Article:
The so-called “Queen of Salsa” was born in Havana, Cuba. While she refused to divulge the exact year of her birth, it is believed to be 1924.When she was a young girl, Celia Cruz sang lullabies to the smaller children in her house, and neighbors came to listen to her wonderful voice.
Although Cruz’s family wanted her to become a teacher, her singing talents were irrepressible, and she eventually convinced them to allow her to pursue a career in music. They consented, on one condition—that an older woman accompany her on all her performances.
In the 1940s, Cruz started singing profes¬ sionally on Cuban radio programs. In 1947, she enrolled at Havanas Conservatory of Music, where she studied for three years. Then, in 1950, she became the lead singer for the dance band La Sonora Matancera, which was the most popular dance band in Cuba.
Shortly thereafter, she made her first recordings.When Fidel Castro’s communists led a revo¬ lution that toppled the Cuban government in 1959, Cruz and the other members of La Sonora Matancera fled to the United States. The band continued to perform, but success was elusive.
Latin sounds, such as the rumba and the conga, had been popularized years earlier in the United States by such great performers as Xavier Cugat (see no. 26) and Tito Puente (see no. 43). Cruz’s band, howev¬ er, could not break the grip of rock-’n’-roll. The popularity of rock music eclipsed all other forms of music throughout the 1960s.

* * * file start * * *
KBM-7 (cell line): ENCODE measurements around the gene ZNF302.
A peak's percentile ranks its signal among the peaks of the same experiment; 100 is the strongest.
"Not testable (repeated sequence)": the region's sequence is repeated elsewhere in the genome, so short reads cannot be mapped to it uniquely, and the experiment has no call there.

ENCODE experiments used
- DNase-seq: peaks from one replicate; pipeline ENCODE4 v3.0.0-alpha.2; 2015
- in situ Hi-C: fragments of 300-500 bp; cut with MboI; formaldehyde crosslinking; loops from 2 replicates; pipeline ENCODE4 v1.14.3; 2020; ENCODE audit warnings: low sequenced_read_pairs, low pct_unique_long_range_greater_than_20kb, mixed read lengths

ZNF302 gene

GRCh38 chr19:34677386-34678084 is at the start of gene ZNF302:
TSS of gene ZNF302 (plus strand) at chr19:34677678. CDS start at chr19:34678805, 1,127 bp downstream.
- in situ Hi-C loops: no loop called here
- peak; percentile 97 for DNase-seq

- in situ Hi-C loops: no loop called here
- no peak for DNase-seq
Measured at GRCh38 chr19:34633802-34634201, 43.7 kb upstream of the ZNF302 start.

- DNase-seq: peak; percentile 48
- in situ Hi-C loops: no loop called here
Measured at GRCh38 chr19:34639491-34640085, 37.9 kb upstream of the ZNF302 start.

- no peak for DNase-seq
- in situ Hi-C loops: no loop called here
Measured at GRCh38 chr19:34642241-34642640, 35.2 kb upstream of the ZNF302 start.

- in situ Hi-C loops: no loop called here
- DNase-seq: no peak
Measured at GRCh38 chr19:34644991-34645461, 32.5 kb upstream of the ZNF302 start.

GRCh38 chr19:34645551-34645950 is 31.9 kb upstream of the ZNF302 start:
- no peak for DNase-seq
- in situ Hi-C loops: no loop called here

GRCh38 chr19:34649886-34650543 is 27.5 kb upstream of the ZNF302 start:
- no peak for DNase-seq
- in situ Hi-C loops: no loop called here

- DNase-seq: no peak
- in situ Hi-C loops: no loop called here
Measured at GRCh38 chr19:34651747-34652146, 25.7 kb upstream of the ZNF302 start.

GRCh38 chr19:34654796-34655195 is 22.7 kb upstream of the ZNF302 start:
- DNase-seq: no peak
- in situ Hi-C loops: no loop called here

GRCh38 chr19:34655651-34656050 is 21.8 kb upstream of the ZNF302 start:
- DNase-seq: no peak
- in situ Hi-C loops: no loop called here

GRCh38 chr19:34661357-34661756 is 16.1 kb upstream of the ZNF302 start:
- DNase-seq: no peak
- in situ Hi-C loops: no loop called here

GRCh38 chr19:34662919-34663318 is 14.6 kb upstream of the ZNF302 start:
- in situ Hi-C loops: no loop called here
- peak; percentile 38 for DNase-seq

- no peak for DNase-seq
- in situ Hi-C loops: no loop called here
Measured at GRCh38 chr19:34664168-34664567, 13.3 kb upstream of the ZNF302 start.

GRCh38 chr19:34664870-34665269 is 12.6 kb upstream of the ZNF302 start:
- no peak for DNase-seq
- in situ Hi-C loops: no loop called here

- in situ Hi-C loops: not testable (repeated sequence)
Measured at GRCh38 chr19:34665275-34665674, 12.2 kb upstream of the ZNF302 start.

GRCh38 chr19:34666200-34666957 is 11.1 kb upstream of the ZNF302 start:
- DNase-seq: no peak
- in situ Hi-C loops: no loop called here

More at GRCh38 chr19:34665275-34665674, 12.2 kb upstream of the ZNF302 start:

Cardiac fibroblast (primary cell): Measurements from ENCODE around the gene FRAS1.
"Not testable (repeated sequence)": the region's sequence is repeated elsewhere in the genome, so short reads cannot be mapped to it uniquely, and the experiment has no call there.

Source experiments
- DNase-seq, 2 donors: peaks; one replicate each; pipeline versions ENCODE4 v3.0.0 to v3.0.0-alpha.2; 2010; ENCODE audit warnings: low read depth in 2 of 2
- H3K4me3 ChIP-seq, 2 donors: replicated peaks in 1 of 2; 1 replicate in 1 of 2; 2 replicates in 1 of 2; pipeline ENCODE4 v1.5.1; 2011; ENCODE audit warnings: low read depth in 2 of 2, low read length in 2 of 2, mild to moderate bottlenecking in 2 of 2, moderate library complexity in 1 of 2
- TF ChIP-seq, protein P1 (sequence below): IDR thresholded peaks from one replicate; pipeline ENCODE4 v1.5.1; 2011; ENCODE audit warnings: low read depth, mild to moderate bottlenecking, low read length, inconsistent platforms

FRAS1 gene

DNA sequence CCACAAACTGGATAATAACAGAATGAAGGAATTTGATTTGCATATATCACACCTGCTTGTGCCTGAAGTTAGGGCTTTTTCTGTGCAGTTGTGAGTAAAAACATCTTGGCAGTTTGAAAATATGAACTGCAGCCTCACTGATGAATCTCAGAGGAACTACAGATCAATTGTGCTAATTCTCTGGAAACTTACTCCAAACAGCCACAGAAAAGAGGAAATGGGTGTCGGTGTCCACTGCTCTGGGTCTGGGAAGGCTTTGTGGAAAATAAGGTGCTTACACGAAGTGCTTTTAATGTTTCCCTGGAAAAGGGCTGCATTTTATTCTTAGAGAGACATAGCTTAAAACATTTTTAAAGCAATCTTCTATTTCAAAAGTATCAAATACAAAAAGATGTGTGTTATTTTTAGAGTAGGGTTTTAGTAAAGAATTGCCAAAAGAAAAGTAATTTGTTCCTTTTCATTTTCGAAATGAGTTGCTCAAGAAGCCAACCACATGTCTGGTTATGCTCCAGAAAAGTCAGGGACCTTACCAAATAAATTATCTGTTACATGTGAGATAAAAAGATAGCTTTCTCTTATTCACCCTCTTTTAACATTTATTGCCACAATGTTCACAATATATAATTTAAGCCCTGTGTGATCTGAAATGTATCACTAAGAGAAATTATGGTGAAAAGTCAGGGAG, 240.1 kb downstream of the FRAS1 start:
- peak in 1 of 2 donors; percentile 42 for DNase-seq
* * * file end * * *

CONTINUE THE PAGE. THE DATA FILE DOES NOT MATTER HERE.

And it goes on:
Cruz continued to perform, though, and by working with various African and Cuban rhythms, she helped popularize a new form of music known as salsa. Through her work, she helped the sounds of Latin music make a comeback in the United States.
In 1966, Cruz left La Sonora Matancera to join the orchestra of Tito Puente, with whom she continued to perform for many years. From there, she embarked on a career as one of the world’s greatest and most popular singers.
Her career spanned more than four decades, during which she produced more than seventy albums, won numerous Grammy Awards and other musical awards, and performed in elec¬ trifying concerts around the world. In addition to her powerful voice, she was also known for her gaudy costumes, musical improvisation, and boundless energy.
Some of Cruz’s best-selling albums included La Incomparable Celia (The Incomparable Celia) and Feliz Encuentro (Happy Reunion). In addition to her own fame, the popularity she created for salsa paved the way for numer¬ ous other performers, such as Gloria Estefan (see no. 95), to have successful careers in this unique musical form.